People with visual impairments find it difficult or even impossible to recognize colors. Be it in the choice of clothes or in the preparation of food, for example, to distinguish red, yellow and green peppers. There are countless other examples to show how helpful it would be to have a device that tells you what color an object is. Red-green weakness in particular is widespread. This colorimeter is designed to help solve this problem.

  • White balance with storage of the determined RGB offset values
  • Output of the determined color with AI-generated voice
  • Broadband recognition of the colors red, green, blue, yellow, orange, pink, violet, brown, grey, cyan, black and white

The hardware
The hardware effort is quite low, as ready-made modules are used:
  • Arduino Nano
  • JOY-IT Colorimeter TCS3200
  • Speaker 8 Ohm
  • Coil 1mH
  • DFPlayer - A Mini MP3 Player
  • Micro SD Card FAT32 formatted
  • Button
  • Diode 1N4001

The most interesting component is the colorimeter with the chip TCS3200. It has an 8x8 photodiode matrix, i.e. 64 sensors, which are equipped with a red, green, blue and a clear filter. The color filters are used to weight the primary colors of the incident light. Based on the output frequency generated, conclusions can be drawn about the intensity of the respective color in the light spectrum. The typical output frequency is between 2 Hz and 500 KHz. The output frequency can be scaled in four stages, depending on the use case: no scaling, 2%, 20%, and 100%. For my use case, the 20% scaling has established itself as the best variant.

Since the DFPlayer Mini MP3 Player produces minimal noise, I connected a coil with an inductance of 1mH in series to the speaker. This 6 dB low-pass filter with a cut-off frequency of 1500 Hz is sufficient to achieve very good voice audio quality.

The software
The following libraries must be included in the Arduino program code:
  • DFRobotDFPlayerMini.h (Provides functions for controlling the Mini MP3 Player)
  • SoftwareSerial.h (Provides serial communication capabilities with the Mini MP3 Player)
  • EEPROM.h (Provides functionality to use the Arduino EEPROM)

In order to realize an easily understandable voice output, I decided to use MP3 files. DFPlayer supports various ways to play MP3 files. I decided to use the playMp3Folder variant, which expects the files to be numbered in the MP3 directory on a FAT32 formatted micro SD card. It is important to make sure that the file name consists of 4 digits, a point and the suffix mp3. In my application, for example, the file name 0001.mp3 stands for the color red.

Since I didn't like my own voice, I resorted to an AI-generated voice after some experimentation. There are many ways to convert text to speech on the https://ttsmp3.com website. Personally, I ultimately liked an AI-generated female voice the most.

If you want to hear the color names in a different language or with another voice, you have to adjust the following MP3 files:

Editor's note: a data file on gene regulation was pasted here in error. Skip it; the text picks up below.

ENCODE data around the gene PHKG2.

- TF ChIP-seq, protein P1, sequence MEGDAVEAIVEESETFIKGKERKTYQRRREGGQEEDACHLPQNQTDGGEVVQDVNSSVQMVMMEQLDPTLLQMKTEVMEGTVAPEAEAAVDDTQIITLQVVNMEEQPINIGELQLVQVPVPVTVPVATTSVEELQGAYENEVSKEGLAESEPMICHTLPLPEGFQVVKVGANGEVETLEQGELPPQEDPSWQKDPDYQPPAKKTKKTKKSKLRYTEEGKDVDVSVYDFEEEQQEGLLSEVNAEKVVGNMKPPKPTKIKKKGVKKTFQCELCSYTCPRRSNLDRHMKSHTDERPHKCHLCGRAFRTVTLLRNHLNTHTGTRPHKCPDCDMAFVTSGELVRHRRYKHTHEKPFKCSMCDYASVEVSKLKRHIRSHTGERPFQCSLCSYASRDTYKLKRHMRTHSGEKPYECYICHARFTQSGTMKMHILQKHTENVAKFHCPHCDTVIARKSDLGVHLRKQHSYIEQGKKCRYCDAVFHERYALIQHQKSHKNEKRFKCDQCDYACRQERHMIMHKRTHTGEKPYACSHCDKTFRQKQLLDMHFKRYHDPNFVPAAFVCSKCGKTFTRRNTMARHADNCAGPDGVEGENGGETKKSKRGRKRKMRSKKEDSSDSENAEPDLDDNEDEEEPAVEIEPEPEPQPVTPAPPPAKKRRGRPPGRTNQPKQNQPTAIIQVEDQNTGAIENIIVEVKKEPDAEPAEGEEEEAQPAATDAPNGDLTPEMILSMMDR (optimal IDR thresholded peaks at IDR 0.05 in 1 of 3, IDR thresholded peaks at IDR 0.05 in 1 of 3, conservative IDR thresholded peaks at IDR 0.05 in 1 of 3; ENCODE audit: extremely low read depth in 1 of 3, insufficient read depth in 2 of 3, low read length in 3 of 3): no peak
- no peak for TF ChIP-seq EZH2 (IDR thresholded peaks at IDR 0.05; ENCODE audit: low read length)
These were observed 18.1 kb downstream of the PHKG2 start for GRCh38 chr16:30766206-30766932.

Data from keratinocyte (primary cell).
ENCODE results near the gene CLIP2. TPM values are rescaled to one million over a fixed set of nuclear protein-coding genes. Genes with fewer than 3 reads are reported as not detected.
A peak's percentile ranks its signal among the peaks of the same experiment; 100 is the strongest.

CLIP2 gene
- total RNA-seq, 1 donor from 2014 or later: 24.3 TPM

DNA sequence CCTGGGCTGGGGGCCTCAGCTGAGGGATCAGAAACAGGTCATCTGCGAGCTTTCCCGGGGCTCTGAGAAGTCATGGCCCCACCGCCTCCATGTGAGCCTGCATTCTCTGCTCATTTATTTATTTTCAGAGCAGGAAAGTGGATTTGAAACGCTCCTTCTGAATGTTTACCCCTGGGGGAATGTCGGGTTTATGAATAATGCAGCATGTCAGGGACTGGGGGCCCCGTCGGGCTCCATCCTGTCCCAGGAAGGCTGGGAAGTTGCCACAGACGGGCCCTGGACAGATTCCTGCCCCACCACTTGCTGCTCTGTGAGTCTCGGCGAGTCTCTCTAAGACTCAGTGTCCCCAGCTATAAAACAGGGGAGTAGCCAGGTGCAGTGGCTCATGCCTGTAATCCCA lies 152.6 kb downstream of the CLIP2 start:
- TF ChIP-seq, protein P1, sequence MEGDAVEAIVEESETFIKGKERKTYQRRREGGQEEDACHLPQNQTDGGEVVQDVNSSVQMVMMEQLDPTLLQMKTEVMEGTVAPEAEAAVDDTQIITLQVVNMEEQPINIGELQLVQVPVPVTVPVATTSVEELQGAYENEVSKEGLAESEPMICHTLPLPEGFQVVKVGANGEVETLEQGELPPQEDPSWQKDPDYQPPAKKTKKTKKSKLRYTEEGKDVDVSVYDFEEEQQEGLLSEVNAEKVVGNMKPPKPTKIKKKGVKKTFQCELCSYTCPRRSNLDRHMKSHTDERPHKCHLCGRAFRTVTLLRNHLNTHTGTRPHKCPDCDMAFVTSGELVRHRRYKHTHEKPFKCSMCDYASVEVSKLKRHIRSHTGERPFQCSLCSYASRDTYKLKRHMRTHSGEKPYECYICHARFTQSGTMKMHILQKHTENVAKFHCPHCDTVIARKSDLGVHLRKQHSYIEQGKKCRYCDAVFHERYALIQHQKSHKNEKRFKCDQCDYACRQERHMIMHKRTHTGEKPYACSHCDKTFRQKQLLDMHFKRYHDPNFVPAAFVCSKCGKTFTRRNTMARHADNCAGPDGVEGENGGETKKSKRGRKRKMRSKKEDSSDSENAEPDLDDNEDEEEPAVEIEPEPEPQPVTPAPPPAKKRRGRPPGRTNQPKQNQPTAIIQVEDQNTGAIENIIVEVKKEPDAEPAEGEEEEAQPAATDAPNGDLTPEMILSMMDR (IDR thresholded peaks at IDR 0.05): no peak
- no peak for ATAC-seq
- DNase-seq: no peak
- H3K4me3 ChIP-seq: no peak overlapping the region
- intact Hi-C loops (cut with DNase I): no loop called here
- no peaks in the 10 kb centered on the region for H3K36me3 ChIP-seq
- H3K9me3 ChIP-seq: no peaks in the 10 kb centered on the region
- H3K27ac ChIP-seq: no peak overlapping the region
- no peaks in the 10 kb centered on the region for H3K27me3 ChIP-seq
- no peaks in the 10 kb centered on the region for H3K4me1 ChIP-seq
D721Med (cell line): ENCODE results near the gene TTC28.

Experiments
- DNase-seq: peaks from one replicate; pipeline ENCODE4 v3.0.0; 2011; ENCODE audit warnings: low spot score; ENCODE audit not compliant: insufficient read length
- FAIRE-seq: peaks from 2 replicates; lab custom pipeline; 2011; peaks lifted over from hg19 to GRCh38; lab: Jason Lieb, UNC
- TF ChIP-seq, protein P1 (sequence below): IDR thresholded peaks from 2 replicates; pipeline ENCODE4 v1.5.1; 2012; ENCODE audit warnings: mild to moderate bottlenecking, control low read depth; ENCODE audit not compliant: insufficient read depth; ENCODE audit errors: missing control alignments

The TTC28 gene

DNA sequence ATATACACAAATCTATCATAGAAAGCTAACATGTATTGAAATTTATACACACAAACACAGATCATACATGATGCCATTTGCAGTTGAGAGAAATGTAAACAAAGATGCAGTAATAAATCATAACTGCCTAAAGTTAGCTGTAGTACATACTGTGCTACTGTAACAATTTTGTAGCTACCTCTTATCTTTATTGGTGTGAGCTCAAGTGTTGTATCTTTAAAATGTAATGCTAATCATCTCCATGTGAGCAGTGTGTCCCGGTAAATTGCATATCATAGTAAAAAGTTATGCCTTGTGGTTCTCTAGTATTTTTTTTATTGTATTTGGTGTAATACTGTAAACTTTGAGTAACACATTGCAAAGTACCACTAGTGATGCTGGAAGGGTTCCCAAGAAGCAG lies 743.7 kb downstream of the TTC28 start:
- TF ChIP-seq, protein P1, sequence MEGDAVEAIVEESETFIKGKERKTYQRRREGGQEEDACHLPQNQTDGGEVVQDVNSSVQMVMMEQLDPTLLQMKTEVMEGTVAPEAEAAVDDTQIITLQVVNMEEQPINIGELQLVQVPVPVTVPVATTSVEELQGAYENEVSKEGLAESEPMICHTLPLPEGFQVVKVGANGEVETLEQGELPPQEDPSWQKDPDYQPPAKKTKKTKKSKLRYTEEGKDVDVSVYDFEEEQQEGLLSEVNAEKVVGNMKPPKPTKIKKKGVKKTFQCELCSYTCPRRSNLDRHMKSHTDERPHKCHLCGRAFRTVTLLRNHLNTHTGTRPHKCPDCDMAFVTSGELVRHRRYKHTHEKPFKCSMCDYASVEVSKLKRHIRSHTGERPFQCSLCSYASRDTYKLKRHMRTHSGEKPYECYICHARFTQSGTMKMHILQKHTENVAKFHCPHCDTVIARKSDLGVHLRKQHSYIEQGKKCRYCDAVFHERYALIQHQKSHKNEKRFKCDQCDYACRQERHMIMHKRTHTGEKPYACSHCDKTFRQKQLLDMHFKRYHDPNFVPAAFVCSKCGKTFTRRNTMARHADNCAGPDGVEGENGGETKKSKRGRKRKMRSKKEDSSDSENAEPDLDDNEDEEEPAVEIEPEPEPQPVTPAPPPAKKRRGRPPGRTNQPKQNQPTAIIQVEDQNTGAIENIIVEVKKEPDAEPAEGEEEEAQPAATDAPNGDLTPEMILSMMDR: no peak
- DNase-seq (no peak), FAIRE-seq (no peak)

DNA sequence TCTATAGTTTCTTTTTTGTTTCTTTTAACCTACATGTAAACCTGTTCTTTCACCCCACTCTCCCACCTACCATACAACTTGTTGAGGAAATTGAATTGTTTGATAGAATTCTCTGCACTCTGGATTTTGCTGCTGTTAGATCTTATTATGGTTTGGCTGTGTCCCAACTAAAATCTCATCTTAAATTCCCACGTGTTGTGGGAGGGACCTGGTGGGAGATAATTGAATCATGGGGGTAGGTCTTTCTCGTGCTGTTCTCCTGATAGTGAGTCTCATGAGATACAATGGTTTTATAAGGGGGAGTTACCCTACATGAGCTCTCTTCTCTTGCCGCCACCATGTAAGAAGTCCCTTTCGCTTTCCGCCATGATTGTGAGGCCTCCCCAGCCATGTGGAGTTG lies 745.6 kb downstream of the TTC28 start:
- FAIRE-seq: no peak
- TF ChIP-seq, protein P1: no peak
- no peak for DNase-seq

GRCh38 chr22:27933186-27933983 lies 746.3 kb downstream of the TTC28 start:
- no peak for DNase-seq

0001.mp3 = Red
0002.mp3 =  Green
0003.mp3 =  Blue
0004.mp3 =  Yellow
0005.mp3 =  Orange
0006.mp3 =  Pink
0007.mp3 =  Violet
0008.mp3 =  Brown
0009.mp3 =  Gray
00010.mp3 =  Cyan
00011.mp3 =  Black
00012.mp3 =  White
0013.mp3 = White balance completed successfully
0014.mp3 = Unknown color

When selecting the supported colors, I decided on 12 colors, which are recognized relatively widely. In the program code, anyone can expand the bandwidth in the program code or go into more detail about the resolution. To make this task easier, an output for the serial monitor is already implemented in the program code in the IDE, in order to be able to immediately read the determined values for the individual colors based on your own measurements.

Construction and commissioning
The construction of the circuit is quite simple and can be done quickly, as only wire connections to the individual boards have to be made, without any board assembly.
In order to be able to get started right away during the first commissioning, the color offset values were predefined in the program code. For example, if you have a red sheet of paper at hand, place the colorimeter with the LEDs on the paper and briefly press the S1 button. Now the correct color should be named immediately. If no color is detected, a corresponding voice output should be heared.

I recommend carrying out a white balance before using it for the first time, as the sensors can have slight deviations. To do this, place the colorimeter on a white sheet of paper or a white surface and press the S1 button for about 10 seconds. After releasing the button, a message should be heared indicating that the calibration has been successfully completed. The determined values are stored in the EEPROM of the Arduino and used as new reference values.

The image colorimeter.png shows what the finished color measuring device could look like - here installed in the housing of a small Bluetooth speaker.